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Let $v$ be a given vector with $\|v\|_{\Sigma^{-1}} \leq 1$, where $\Sigma$ is a positive semi-definite matrix and $\|v\|_{\Sigma^{-1}} = \sqrt{v^\top\Sigma v}$. Meanwhile, let $u$ be a random vector drawn from $N(0,\Sigma^{-1})$. We know that for any given vector $\phi$, it holds that $$ P(\phi^\top u > \phi^\top v) > c $$ where $c$ is a positive absolute constant that depends on $v$.

Question: Does a similar anti-concentration property still hold when we additionally condition on the event $ \mathcal{E} = \{u \in \mathcal{C}\} $, where $\mathcal{C}$ is a given set such that $v \in \mathcal{C}$ and moreover $v$ is in the interior of $\mathcal{C}$? In other words, does it hold that $$ P(\phi^\top u > \phi^\top v \,|\, \mathcal{E})> c', $$ where $c'$ is a positive absolute constant that depends on $v$ and $\mathcal{C}$? One particular example of $\mathcal{C}$ that I am interested in is $$ \mathcal{C} = \{u: \| u + w \| \leq 1 \}, $$ where $w$ is a given vector such that $\| v + w \| \leq 1-\delta$ with $\delta > 0$ (e.g., $\delta = 0.01$).

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$\newcommand{\si}{\sigma}\newcommand{\Si}{\Sigma}\newcommand{\R}{\mathbb R}\newcommand{\ep}{\varepsilon}$The answer is: in general, no -- even for convex $\mathcal C$.

Indeed, let $C:=\mathcal C=(-\infty,1)\times\R$, $v=(0,0)$, $f:=\phi=(1,0)$, and $\Si=\begin{pmatrix}\si^2&0\\0&1\end{pmatrix}$, with $\si\to\infty$. Then $$P(u\in C)\ge P\big(u\in(-\infty,0)\times\R\big)=1/2$$ and \begin{equation*} P(u\in C,f\cdot u>f\cdot v)=P(1>f\cdot u>0)\to0, \end{equation*} so that $P(f\cdot u>f\cdot v\,|\,u\in C)\to0$.

This example is written for dimension $2$, but can be easily modified for any dimension $\ge1$.


On a positive note, let us also show that the answer becomes yes if $C$ is assumed to be bounded (as in your "particular example") and, of course, $f\ne0$. Indeed, then there are real $\ep>0$ and $R>\ep$ (depending only on $C$ and $v$) such that $B_v(\ep)\subseteq C\subseteq B_v(R)$, where $B_v(r)$ is the open ball of radius $r$ centered at $v$. Replacing $u,v,C$ by $\Si^{1/2}u,\Si^{1/2}v,\Si^{1/2}C$, respectively, we see that it is enough to to prove the following: \begin{equation*} \frac{P(u\in E_\ep,f\cdot u\ge f\cdot v)}{P(u\in E_R)}\ge c_{\ep,R,n} \tag{1} \end{equation*} for some $c_{\ep,R,n}>0$ depending only on $\ep$, $R$, and $n:=\dim C$, where $u=(u_1,\dots,u_n)\sim N(0,I_n)$, $v=(v_1,\dots,v_n)$, $\|v\|\le1$, $\|\cdot\|$ is the Euclidean norm on $\R^n$, \begin{equation*} E_r:=E_{v,\Si,r}:=\{x=(x_1,\dots,x_n)\in\R^n\colon\sum_1^n(x_i-v_i)^2/\si_i^2<r^2\}, \end{equation*} and the $\si_i$'s are some positive real numbers determined by $\Si$.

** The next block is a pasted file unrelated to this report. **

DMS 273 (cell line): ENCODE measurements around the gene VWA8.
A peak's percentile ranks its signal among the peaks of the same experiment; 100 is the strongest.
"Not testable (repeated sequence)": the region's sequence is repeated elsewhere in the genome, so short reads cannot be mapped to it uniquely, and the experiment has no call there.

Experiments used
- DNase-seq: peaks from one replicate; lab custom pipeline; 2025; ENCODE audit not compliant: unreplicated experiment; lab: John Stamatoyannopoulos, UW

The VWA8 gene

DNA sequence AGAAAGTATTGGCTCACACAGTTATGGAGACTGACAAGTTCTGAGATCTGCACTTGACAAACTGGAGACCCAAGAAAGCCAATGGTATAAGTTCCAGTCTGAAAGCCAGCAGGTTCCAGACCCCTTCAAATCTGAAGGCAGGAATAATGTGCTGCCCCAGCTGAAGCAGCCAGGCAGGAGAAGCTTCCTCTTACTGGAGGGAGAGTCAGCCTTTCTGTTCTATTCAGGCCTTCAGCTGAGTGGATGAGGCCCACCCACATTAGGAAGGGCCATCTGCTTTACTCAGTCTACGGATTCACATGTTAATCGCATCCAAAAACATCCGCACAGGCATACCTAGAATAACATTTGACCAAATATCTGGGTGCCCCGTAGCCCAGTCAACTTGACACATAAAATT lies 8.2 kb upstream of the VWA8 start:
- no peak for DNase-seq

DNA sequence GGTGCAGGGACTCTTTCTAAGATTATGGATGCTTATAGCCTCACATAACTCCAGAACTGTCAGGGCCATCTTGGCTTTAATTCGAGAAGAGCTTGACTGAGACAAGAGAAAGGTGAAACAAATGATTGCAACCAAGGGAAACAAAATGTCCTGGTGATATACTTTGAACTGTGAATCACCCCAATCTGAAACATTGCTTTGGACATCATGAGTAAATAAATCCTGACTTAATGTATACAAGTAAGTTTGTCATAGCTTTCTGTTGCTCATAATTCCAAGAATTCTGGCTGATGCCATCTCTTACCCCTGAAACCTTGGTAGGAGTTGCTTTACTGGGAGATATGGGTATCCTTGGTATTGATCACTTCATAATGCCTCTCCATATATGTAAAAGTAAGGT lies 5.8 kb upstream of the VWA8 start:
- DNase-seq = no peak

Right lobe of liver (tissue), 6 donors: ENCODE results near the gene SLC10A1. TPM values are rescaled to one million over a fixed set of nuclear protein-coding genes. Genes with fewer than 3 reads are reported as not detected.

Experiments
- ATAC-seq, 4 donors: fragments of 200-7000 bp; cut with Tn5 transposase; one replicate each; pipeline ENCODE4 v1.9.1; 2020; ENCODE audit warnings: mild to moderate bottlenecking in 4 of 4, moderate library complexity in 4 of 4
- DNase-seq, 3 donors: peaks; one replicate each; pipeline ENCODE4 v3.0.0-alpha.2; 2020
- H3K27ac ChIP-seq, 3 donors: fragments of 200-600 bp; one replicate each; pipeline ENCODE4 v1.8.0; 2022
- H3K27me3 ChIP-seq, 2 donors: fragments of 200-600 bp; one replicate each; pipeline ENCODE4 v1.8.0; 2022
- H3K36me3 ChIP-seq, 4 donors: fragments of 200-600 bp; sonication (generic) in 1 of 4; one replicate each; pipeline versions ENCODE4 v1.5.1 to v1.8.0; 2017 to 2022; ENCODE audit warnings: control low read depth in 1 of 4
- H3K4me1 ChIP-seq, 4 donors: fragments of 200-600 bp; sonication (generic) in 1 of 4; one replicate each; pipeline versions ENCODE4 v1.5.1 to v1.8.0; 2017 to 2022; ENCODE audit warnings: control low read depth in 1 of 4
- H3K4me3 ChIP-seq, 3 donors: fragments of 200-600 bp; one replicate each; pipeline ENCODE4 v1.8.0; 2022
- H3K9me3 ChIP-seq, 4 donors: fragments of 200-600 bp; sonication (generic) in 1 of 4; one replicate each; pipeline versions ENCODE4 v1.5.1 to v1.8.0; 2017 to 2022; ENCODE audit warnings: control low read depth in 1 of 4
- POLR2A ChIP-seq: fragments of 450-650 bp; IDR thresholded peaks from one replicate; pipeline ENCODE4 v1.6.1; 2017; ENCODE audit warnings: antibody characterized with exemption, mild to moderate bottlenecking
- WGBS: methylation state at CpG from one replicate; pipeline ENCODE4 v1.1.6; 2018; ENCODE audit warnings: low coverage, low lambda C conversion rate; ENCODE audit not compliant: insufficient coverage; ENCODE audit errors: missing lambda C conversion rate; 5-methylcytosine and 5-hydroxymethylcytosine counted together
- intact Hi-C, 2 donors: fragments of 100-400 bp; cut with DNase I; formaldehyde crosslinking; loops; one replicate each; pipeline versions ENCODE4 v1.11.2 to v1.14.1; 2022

We have \begin{equation*} P(u\in E_R)\le P(\max_1^n|(u_i-v_i)/\si_i|<R) =\prod_1^n P(|u_i-v_i|<R\si_i). \tag{2} \end{equation*} Next, the inequality $f\cdot u\ge f\cdot v$ for $f=(f_1,\dots,f_n)$ will hold if for each $i\in[n]:=\{1,\dots,n\}$ the sign of $u_i-v_i$ is the same as the sign of $f_i$. Also, for all $i\in[n]$ and all real $s>0$ without loss of generality $v_i\ge0$ and hence $P(s>u_i-v_i>0)\le P(-s<u_i-v_i<0)$. So, \begin{align*} P(u\in E_\ep,f\cdot u\ge f\cdot v)&\ge P(\max_1^n|(u_i-v_i)/\si_i|<\ep/\sqrt n,f\cdot u\ge f\cdot v) \\ &\ge\prod_1^n P(0<u_i-v_i<\ep\si_i/\sqrt n). \tag{3} \end{align*} Further, for all $i\in[n]$ and all real $s>0$ \begin{equation*} P(|u_i-v_i|<s)\ll\min(1,s) \end{equation*} and \begin{equation*} P(0<u_i-v_i<s)\gg\min(1,s), \end{equation*} since $0\le v_i\le\|v\|\le1$, where $a\ll b$ and $b\gg a$ mean $a\le Cb$ for some universal real constant $C>0$. Now (1) follows from (2) and (3).

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